Religion is typically a controversial topic for most, but it’s an especially controversial issue for gay people, because of what religion often says about sexual orientation. This is a significant topic for me because, as the owner of a successful gay dating website (OneGoodLove.com), and as the friend of many gay men in relationships, I’ve seen firsthand how people’s religious beliefs affect their lives — and trust me, it’s not a pretty picture.
When your religious beliefs say that you are sinning simply because of whom you love, it can be a crushing blow to your self-esteem and happiness. I am a huge evangelist when it comes to being happy. I post happy photos of myself constantly on Instagram and Facebook to show friends that I’m having a good time. I know the mere mention of this may make you (or them) want to slap me, but my intentions are good. I am not trying to brag about my life; rather, I am trying to inspire others to join me in having a happy life too.
So it is hard for me to watch close friends and others struggle with the issue of religion and gay dating. I can hardly imagine how it feels to be told your whole life that being gay is wrong, a sin and a barrier blocking your way to heaven, only to realize that you are indeed gay and the object of so much misplaced hatred in the world. I was raised without religion, although I don’t consider myself an atheist today. I’m embarrassed to even admit my first religious lesson. I was at a friend’s family’s dinner, and they were praying. I asked my friend, “What the hell was that?” That’s how uneducated about religion I was.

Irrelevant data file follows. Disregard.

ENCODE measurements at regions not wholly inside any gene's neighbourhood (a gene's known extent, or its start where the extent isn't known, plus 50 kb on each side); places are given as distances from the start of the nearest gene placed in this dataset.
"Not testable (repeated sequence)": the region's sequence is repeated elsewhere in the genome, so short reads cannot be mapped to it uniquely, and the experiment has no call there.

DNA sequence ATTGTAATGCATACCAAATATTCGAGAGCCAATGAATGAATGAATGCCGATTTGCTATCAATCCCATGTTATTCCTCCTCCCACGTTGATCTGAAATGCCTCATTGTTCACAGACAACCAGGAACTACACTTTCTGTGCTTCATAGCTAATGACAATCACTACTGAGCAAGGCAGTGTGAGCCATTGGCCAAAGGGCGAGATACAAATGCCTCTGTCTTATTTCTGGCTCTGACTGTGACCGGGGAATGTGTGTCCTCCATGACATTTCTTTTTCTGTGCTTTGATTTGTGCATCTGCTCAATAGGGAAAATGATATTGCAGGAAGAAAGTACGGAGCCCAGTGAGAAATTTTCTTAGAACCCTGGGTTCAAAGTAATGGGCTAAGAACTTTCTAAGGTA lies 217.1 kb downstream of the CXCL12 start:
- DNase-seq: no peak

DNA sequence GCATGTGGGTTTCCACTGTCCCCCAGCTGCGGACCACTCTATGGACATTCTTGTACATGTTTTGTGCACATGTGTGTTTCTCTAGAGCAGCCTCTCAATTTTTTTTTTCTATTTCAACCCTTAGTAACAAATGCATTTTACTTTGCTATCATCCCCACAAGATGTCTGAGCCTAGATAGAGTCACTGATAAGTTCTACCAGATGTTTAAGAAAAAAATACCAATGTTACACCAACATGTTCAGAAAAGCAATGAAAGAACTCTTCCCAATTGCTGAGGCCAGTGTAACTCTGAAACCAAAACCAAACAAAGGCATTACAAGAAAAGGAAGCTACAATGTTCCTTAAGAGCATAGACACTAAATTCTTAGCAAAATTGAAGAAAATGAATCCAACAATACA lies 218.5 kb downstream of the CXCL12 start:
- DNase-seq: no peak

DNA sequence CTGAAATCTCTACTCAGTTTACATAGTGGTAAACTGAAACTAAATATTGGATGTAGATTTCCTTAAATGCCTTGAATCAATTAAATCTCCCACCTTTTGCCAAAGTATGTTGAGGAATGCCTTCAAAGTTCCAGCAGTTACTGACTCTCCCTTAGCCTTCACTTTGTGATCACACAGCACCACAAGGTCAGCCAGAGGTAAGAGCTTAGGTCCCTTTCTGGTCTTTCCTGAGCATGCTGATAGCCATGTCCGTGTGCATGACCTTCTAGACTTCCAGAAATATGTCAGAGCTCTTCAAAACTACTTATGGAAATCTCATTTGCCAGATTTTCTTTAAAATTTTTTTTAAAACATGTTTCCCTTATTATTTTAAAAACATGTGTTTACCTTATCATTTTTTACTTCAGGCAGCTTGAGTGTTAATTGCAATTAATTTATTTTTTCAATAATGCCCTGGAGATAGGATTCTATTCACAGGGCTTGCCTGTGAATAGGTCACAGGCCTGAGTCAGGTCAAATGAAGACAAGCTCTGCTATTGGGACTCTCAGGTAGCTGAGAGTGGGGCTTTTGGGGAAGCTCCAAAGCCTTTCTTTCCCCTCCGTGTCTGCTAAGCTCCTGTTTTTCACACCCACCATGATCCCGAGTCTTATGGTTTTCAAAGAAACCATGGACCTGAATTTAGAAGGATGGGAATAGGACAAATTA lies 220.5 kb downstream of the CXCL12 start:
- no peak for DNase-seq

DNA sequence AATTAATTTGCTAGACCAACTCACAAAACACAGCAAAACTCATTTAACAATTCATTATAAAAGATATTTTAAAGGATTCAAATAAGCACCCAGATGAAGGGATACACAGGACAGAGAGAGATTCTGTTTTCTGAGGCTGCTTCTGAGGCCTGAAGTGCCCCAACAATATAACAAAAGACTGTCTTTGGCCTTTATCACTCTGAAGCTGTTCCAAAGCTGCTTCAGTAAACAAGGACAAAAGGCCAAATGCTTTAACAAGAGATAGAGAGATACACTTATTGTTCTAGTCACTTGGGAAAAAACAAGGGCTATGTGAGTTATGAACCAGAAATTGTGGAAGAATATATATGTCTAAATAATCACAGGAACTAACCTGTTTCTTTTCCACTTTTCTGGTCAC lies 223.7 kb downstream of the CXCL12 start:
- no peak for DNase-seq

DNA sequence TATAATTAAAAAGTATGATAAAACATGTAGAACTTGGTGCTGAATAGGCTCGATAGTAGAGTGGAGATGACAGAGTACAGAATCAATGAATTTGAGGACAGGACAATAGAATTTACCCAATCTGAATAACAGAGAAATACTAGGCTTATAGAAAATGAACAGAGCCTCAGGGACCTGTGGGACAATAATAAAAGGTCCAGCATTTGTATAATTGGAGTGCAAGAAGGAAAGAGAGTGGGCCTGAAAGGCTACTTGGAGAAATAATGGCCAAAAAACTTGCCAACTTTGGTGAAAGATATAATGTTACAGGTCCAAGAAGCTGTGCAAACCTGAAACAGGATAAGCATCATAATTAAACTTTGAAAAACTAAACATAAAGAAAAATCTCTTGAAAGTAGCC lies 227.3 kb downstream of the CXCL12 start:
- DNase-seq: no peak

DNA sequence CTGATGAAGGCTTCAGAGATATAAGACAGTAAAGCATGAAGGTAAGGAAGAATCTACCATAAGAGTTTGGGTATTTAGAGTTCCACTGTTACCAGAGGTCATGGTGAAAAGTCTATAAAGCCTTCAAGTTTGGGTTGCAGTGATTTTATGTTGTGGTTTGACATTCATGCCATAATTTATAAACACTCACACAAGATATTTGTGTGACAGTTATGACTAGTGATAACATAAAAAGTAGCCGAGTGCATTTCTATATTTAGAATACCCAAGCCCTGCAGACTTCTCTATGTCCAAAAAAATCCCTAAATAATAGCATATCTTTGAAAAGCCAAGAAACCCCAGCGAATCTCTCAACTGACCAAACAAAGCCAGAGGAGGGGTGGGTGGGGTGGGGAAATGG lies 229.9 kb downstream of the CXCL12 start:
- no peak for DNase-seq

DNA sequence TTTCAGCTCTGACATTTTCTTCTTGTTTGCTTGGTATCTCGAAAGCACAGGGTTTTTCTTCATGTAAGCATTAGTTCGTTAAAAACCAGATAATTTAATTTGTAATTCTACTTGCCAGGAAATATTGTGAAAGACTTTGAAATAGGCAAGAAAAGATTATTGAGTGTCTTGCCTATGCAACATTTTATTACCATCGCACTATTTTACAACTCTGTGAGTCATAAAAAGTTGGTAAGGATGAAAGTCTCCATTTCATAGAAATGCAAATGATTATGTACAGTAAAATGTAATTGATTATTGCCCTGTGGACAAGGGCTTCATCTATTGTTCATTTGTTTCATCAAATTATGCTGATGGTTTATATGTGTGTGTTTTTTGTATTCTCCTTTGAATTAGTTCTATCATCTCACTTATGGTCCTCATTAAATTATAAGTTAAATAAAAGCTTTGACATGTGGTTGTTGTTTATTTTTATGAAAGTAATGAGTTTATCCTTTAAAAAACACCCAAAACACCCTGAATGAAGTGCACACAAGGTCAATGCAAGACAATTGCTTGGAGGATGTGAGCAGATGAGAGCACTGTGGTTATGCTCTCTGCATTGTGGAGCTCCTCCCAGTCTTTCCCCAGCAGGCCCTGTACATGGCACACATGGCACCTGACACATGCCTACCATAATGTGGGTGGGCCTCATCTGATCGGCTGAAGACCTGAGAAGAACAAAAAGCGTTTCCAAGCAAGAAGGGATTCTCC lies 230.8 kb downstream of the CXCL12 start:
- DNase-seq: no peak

Growing up with friends of all kinds of religions, I considered their belief systems something that has influenced them in a positive way. I respect all religions even if I haven’t taken the time to understand them.
My advice to my friends and others struggling with gay dating and religion would be to understand that the Bible was written in a vastly different time period and is not always meant to be interpreted literally. My advice would be to simply be a good person and trust that you will be loved by God on that basis alone.
It seems unfortunate to me that so many LGBT people have abandoned their beliefs because their church (or temple, or mosque, etc.) stood so firmly against who they are. It’s especially sad considering that religion’s main purpose is to provide guidance and happiness. On the other hand, there are progressive churches doing a great job serving the LGBT community — performing wedding services, or even just giving general support. I hope one day the controversy over gay dating and religion will be a thing of the past, but until then, we need to help each other get through the struggle.
Part of that is simply getting the conversation going. So you tell me, readers: How does one deal with religion conflicting with sexual orientation? Must a person’s religious beliefs be modified or abandoned if he or she wants to be a happy gay person? I especially want to hear from you if you’ve dealt with this yourself. Your answer could lead to salvation for all your gay and lesbian brothers and sisters out there. You might even save someone’s life.
Written by our co-founder, Nicholas Marlin.
Follow Nicholas Marlin on Twitter: www.twitter.com/nicmarlin